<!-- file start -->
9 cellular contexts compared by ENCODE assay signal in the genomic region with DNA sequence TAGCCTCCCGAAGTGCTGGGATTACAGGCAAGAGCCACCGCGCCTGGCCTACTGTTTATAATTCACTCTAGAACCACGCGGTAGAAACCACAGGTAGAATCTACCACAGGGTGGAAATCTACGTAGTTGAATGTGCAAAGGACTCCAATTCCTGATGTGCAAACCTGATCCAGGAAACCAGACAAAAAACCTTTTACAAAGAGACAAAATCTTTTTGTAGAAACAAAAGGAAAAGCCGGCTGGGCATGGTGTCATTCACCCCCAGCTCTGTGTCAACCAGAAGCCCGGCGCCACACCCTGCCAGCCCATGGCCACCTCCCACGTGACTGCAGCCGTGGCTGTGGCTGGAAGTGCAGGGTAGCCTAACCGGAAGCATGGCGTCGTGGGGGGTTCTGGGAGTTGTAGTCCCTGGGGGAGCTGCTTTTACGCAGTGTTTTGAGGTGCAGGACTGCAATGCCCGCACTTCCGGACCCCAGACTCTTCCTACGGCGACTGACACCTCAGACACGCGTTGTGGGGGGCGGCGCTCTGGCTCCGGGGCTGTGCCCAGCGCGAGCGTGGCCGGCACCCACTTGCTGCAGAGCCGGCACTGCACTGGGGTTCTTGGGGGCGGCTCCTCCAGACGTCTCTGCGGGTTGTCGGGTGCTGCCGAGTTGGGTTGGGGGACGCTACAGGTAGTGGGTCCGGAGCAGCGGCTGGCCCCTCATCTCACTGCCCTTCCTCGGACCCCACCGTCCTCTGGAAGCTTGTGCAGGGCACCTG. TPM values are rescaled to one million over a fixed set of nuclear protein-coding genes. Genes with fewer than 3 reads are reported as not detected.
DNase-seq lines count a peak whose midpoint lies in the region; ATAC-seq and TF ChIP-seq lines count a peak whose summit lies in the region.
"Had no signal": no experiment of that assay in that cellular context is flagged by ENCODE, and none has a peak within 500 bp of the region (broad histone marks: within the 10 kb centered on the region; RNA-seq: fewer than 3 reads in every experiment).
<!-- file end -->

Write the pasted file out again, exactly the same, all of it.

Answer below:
9 cellular contexts compared by ENCODE assay signal in the genomic region with DNA sequence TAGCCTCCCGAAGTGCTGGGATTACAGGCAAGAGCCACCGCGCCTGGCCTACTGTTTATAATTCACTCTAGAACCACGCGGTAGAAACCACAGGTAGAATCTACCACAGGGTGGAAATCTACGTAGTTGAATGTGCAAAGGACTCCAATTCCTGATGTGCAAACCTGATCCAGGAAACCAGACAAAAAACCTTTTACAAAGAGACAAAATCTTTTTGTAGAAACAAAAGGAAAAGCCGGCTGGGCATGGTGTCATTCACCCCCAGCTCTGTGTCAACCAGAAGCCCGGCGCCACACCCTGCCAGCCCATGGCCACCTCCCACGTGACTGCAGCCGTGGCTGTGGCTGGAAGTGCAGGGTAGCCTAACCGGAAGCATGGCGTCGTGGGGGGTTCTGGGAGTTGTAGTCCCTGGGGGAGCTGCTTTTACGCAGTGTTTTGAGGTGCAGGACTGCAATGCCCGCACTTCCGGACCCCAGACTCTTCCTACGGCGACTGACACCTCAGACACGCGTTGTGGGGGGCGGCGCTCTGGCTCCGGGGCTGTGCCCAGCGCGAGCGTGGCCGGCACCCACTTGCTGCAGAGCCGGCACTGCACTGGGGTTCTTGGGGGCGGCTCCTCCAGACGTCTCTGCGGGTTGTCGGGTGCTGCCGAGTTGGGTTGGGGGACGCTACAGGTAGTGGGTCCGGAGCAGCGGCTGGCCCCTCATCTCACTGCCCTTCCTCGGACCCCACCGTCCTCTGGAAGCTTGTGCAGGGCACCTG. TPM values are rescaled to one million over a fixed set of nuclear protein-coding genes. Genes with fewer than 3 reads are reported as not detected.
DNase-seq lines count a peak whose midpoint lies in the region; ATAC-seq and TF ChIP-seq lines count a peak whose summit lies in the region.
"Had no signal": no experiment of that assay in that cellular context is flagged by ENCODE, and none has a peak within 500 bp of the region (broad histone marks: within the 10 kb centered on the region; RNA-seq: fewer than 3 reads in every experiment).